I’m just happier than when I started. I feel a sense of joy and playfulness that feels much closer to me than I thought possible. Especially in the shadow of the pandemic and political instability it feels a bit heretical to be rising up. And here I am finding childlike feelings of play in the midst of chaos. But the more I put out these feelings of happiness out into the world the more I get back from friends and family. Writing has turned into a virtuous cycle where I tap into the enchantment and wonder of my own mind. And as I share my feelings and ideas I get back comments, messages, and phone calls with people sharing their own process. It really feels wonderful. We are together making new things from our minds.

Giving each other permission to find joy and excitement in our pursuits seems crucial. If we don’t it’s all too easy to get sucked into the despair of the nothing. You may remember the nothing from childhood. It’s the growing horror that absorbs all creativity and joy in The Neverending Story.

With the narratives of despair (and the terrible realities on which they are based) can consume us like The Nothing. It’s goal was to consume the land of Fantastica. It’s power is disillusionment. And I very much wonder if this constant drumbeat of doom sends us to a similar place. Our very nature as humans who form communities, share insights, be creative, build new things together, all becomes subsumed by consuming horror after horror.

But the nothing was stopped in my life. Even a small gesture like a long form journal brings back the human spirit. We share it and others recognize it in themselves. We connect and share. And in doing so push back the encroachment of the nothing. It’s a battle we can easily win by doing something as simple as being happy sharing our thoughts with each other.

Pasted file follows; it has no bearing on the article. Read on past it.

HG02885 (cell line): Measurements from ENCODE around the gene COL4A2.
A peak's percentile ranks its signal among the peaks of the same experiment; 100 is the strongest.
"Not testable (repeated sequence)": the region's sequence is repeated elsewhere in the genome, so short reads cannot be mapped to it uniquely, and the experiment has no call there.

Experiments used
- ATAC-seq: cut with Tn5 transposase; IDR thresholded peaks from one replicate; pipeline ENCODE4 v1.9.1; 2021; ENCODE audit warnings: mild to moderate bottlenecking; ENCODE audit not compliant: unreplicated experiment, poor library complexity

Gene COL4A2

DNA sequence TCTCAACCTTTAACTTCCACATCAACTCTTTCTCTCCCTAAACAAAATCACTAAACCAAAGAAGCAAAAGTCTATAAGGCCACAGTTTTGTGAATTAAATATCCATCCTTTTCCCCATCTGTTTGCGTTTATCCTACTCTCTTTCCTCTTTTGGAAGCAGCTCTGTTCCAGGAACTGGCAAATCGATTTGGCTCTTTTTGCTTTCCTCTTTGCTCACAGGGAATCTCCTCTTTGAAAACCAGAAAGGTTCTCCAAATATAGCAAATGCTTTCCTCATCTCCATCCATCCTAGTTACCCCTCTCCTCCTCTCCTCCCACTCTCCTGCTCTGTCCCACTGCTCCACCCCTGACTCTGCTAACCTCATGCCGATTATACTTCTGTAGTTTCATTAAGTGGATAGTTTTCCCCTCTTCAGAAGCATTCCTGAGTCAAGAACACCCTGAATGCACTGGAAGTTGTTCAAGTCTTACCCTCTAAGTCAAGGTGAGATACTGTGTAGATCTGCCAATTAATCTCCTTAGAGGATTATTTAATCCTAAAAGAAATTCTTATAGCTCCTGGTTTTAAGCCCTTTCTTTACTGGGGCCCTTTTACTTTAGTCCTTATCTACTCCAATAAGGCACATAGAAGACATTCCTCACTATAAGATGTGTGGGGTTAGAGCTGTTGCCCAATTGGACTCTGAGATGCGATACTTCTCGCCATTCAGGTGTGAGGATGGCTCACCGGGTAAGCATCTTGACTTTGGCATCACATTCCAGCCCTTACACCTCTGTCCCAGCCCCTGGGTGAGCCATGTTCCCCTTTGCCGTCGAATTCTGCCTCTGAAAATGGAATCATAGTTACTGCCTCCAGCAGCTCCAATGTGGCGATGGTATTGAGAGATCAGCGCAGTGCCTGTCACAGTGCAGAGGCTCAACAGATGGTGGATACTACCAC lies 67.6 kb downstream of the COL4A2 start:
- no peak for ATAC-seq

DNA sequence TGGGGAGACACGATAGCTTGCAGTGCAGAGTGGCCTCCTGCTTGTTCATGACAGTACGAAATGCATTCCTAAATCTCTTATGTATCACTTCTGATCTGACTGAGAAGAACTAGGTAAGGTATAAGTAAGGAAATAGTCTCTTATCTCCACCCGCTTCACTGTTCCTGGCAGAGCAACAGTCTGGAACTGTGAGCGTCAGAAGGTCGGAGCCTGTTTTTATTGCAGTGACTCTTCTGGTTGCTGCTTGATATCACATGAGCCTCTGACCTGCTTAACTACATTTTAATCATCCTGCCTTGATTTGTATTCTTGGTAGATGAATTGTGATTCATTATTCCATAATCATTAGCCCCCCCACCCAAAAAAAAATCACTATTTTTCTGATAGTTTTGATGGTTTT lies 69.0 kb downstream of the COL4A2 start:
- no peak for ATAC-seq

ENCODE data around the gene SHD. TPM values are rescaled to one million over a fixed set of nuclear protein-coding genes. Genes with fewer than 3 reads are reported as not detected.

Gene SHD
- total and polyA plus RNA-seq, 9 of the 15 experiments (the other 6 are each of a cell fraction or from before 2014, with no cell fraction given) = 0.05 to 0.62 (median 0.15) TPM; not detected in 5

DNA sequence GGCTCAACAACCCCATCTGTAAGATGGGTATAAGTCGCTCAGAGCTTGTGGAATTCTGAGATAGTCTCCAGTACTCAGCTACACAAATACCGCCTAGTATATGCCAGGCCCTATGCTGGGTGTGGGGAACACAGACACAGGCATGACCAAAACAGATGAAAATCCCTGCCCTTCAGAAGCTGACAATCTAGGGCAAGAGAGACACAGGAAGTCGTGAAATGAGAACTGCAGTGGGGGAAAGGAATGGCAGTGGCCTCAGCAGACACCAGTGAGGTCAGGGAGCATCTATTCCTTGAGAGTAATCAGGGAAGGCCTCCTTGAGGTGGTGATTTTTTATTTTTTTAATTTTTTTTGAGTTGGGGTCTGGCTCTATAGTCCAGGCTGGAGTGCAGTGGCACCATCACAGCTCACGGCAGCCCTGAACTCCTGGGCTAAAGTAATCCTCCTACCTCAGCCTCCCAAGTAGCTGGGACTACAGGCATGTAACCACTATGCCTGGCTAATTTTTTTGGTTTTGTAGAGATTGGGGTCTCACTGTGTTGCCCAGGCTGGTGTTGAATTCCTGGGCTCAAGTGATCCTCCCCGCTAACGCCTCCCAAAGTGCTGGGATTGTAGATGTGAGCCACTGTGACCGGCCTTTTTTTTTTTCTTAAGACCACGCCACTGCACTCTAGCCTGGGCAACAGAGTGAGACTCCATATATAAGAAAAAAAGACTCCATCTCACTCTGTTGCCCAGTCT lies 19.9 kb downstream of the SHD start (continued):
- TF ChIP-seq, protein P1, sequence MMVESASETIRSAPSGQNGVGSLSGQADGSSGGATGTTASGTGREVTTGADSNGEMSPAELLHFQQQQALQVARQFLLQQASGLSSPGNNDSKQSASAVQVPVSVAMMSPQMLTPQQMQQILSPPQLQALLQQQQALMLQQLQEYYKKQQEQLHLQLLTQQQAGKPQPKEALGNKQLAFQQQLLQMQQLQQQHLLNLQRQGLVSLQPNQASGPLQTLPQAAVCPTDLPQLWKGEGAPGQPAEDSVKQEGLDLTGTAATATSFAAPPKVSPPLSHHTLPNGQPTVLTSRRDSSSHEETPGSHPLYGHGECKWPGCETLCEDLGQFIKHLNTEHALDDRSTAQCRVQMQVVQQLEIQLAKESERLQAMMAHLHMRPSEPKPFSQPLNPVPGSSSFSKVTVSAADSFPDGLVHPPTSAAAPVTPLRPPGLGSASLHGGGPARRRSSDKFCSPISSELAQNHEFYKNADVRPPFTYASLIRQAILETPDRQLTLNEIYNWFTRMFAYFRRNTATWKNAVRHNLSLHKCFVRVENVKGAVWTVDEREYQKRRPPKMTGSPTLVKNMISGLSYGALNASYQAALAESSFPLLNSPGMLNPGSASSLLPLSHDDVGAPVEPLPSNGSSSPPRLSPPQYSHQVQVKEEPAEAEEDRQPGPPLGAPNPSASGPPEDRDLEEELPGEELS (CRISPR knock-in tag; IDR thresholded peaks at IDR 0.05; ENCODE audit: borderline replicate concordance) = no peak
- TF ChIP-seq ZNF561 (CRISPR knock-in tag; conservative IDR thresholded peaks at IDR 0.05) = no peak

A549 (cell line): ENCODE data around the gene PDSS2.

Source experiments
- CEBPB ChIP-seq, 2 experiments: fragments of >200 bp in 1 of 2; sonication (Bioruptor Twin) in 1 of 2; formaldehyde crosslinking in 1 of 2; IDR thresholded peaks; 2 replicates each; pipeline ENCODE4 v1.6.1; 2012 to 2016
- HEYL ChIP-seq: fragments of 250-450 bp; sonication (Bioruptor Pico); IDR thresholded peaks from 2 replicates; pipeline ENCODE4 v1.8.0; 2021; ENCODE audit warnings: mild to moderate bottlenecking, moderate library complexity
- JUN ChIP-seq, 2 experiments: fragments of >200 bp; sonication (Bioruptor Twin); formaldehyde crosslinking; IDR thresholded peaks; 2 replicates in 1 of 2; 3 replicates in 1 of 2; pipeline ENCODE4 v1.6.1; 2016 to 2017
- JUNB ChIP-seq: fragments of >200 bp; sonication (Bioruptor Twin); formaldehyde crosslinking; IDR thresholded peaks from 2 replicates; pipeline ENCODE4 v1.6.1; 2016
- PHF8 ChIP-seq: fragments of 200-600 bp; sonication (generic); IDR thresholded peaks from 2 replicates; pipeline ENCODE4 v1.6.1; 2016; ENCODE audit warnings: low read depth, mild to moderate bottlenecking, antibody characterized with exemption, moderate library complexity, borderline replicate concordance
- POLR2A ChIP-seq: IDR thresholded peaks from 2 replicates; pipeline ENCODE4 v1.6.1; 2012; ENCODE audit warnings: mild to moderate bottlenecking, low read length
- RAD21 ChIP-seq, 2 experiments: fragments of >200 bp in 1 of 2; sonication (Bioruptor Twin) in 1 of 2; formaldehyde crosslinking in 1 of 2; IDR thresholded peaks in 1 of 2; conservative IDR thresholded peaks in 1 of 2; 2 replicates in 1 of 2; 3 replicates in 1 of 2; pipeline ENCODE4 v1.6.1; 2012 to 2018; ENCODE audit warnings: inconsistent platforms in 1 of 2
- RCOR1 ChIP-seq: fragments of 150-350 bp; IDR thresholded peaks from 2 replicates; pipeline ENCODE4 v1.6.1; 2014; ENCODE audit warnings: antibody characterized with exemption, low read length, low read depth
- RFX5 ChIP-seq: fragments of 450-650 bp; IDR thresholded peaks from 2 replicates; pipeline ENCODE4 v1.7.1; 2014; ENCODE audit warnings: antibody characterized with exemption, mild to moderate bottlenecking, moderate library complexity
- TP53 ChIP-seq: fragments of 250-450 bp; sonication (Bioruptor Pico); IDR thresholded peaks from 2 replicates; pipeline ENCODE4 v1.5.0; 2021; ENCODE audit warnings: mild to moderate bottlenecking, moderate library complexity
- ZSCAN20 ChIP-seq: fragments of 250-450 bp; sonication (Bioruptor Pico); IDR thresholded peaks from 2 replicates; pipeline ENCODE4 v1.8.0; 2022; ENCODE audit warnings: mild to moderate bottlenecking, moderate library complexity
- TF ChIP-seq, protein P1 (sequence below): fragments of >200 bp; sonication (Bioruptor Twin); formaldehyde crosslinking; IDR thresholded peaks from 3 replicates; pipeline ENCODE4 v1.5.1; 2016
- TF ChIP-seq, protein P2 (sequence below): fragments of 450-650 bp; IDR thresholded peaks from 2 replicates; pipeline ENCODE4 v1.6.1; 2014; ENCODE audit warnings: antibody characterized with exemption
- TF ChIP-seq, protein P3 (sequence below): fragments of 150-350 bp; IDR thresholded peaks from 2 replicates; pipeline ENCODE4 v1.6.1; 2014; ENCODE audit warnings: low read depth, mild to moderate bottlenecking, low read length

Chronicle Internet Culture

Day 31 and The Goal

I feel a real sense of accomplishment that I did what I set out to do; write one piece of long form content everyday for a month. Now of course having achieved my goal I would like to do it for two months straight but I’ll give myself a moment to enjoy the happy feelings that come from finishing what you set out to do.

On the first day my writing muscles felt atrophied. It has been sometime since I wrote regularly and here I was committing to do it every single night. But I was able to get into the habit and quickly found myself enjoying the routine.

The biggest change I’m noticing is a smoother less disjointed focus in my mental processes. Rather than needing to work myself up to writing or pick a topic and commit to a narrative, I now ease myself into the threads from the day and see where my imagination takes me. This mental fluidity (which requires non judgement which is a struggle sometimes) is slowly improving the quality of my thoughts. I look forwarded getting ideas on paper and tying together disparate thoughts now each day. To seeing what strange new connection might emerge from the day. Like limbic memory and crisis or the power of loosely organized crowds

I’ve also noticed a distinct uptick in the momentum of life. That a daily exercise of writing could push forward my focus shouldn’t be a surprise but nevertheless I’m seeing progress on ideas that may become a reality. Because I’m using this space to think about my investing, finance, and cultural chaos a daily writing habit means I am makings fast progress on a thesis. Writing is an excellent forcing function for seeing ideas more clearly but also for seeing if you may have the seeds for something bigger.

If you are considering a writing exercise like mine I highly recommend doing a month long commitment. Do it in public. You may be surprised by where you end up. I covered a lot of emotional ground which has been a really boost to my spirits.

Chronicle Internet Culture

Day 30 and Aesthetic Signals